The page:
Posts Tagged ‘tooth root abcess’

Pet dental care

It’s never too late to start brushing your pet’s teeth, but persuading Fluffy and Spike to go along with it can be a challenge. Here are 8 great tips to help you ease your pet into a new part of its daily routine:

  1. Introduce a brushing program gradually: training your pet for this procedure may take several days or weeks.
  2. At first, dip your finger into beef bouillon for a dog or tuna water for cats, and rub your finger over the pet’s mouth and teeth.
  3. Make these initial sessions brief and positive.
  4. Introduce gauze on your finger with the same beef or tuna flavor and begin rubbing the teeth in a circular motion.
  5. Before graduating to a soft-bristle toothbrush, put a small amount of pet toothpaste on your finger and allow your pet to taste it.
  6. Place the toothpaste on the toothbrush and allow your pet to lick the bristles.
  7. Apply a small dab of toothpaste to a moist toothbrush and begin brushing gently at a 45° angle away from the gumline.
  8. Do not use a toothpaste designed for people; it contains ingredients that may upset your pet’s stomach.

     February is National Pet  Dental Health Month.
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Tips reprinted from the Pet Owner’s Guide to Oral Care, available at our clinic.

This article originally appeared on Feb. 15, 2012.

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PetDental_logoPet

Your pet’s mouth may seem like a mysterious cave into which objects disappear and only occasionally come back out. But do you really know what it looks like in there, or what it should look like?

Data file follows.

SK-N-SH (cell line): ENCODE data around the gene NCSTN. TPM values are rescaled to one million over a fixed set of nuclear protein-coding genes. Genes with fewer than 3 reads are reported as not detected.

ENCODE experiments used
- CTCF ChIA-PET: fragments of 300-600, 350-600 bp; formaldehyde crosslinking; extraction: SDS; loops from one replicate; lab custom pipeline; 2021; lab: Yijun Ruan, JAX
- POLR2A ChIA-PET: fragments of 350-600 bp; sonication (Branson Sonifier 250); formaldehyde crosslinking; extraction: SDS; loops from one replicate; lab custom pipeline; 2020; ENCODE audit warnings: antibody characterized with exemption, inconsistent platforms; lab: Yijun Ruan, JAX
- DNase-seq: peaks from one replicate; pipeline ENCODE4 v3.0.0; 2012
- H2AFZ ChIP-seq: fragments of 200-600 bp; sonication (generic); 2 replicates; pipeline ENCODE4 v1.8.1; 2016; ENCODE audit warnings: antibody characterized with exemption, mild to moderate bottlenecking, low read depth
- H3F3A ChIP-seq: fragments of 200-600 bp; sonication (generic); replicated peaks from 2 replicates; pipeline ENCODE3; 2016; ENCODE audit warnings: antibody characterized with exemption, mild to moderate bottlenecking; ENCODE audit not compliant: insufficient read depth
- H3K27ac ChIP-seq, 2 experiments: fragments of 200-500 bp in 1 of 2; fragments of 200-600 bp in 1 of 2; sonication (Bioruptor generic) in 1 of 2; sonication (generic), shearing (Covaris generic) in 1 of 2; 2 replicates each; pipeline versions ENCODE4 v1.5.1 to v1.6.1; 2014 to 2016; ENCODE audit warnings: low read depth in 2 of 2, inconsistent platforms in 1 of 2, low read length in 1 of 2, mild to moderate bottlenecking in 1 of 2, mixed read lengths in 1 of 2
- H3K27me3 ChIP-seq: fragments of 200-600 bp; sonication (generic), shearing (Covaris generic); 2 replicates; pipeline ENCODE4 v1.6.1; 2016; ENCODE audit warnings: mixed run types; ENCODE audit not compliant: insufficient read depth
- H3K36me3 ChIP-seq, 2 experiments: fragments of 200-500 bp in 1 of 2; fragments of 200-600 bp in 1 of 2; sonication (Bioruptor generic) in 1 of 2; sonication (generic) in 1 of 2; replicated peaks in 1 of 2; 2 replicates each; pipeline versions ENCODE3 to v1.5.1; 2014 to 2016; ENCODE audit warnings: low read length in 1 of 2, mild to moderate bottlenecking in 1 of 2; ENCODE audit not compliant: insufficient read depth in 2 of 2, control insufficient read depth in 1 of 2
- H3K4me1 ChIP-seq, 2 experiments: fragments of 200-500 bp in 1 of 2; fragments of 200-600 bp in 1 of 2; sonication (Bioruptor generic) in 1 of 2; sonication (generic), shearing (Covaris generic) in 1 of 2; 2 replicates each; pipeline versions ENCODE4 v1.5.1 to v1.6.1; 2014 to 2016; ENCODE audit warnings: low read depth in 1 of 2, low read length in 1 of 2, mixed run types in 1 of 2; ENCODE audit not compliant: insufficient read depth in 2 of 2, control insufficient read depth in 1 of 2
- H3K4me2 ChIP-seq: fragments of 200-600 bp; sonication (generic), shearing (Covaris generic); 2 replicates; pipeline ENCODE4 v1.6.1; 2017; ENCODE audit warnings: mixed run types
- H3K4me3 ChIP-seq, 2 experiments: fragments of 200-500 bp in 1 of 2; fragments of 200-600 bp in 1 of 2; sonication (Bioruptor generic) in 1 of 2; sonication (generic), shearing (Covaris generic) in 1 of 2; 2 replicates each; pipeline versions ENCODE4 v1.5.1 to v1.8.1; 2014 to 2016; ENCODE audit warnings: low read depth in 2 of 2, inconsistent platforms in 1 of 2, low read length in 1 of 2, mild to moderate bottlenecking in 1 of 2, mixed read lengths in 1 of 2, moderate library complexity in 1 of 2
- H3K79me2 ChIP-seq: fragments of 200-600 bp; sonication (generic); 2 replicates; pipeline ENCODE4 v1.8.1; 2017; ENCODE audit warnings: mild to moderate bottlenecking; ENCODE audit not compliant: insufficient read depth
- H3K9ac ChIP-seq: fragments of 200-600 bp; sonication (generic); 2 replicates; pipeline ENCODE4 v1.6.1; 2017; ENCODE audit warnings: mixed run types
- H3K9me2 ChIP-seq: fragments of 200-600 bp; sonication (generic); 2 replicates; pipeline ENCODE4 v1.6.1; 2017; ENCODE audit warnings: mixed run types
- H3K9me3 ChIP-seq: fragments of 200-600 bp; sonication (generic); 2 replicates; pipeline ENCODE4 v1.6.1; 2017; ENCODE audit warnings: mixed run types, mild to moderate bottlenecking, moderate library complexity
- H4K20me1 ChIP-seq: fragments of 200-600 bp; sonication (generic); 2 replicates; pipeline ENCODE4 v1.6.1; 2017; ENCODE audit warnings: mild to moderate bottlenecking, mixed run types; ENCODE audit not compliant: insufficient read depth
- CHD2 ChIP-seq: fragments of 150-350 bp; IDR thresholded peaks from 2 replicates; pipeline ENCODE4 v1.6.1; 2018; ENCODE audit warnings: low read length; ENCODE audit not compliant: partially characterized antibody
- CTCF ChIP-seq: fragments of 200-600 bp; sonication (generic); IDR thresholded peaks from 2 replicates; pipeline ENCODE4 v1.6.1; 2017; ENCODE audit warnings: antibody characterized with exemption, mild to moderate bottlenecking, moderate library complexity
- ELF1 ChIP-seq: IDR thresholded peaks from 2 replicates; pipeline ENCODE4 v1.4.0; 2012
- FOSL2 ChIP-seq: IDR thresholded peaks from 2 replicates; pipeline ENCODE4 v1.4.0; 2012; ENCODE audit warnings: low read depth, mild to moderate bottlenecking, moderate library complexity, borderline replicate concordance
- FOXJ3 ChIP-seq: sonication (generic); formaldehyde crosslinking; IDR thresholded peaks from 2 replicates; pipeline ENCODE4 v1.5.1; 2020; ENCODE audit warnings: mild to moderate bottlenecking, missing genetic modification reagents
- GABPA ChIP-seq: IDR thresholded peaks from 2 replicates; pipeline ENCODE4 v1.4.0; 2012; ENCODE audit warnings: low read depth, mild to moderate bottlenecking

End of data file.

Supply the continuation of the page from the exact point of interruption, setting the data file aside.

If your pet is cooperative at home (that is, if you’re not in danger of being bitten) gently pry open his mouth and stare into the gaping maw. Check for evidence of poor dental health:

  • Are any teeth loose, broken, or missing?
  • Are the gums swollen or inflamed?
  • Are there any growths on the gums, lips, roof or floor of the mouth?
  • Do you see pus or blood in the mouth?
  • Are the teeth yellow, brown, or crusted with tartar?
  • Is there a foul odor?
  • Is there fur wrapped around the teeth? (This happens mainly in pets that lick or chew at themselves often.)
  • Has your pet become reluctant to eat, drink cold water, or play with chew toys?
  • Is your pet drooling excessively?
  • Is there a lump beneath one or both eyes (this can signal a carnassial tooth root abscess.)

If you notice any of those signs in your pet, it’s time for a dental checkup.

Click to enlarge.

Click to enlarge.

Good pet dental health begins at home. 
Look for pet-specific toothpaste (human toothpaste is not recommended), gels and liquids meant for cleaning your pet’s mouth after meals.

Regular use of a dentifrice can help delay plaque and tartar buildup and it can help freshen your pet’s breath.  (We like Oxyfresh Oral Hygiene for Pets and VetzLife Oral Care Gel.) 

Also, regularly cleaning your pet’s teeth after meals will allow you to notice any changes in oral health right away.

Choose a dentifrice made for pets.

Choose a dentifrice made for pets.

Left: a calculus shell    Right: a molar once covered by the calculus shell  (Photo by Jennifer Miele)

Left: a calculus shell Right: a molar once covered by the calculus shell (Photo by Jennifer Miele)

This is the inside of the calculus shell, which was molded to the tooth.  (Photo by Jennifer Miele)

This is the inside of the calculus shell, which was molded to the tooth. (Photo by Jennifer Miele)

If your pet is uncooperative at home, schedule a dental exam with the vet, but take note: some pets require sedation for a thorough oral exam.

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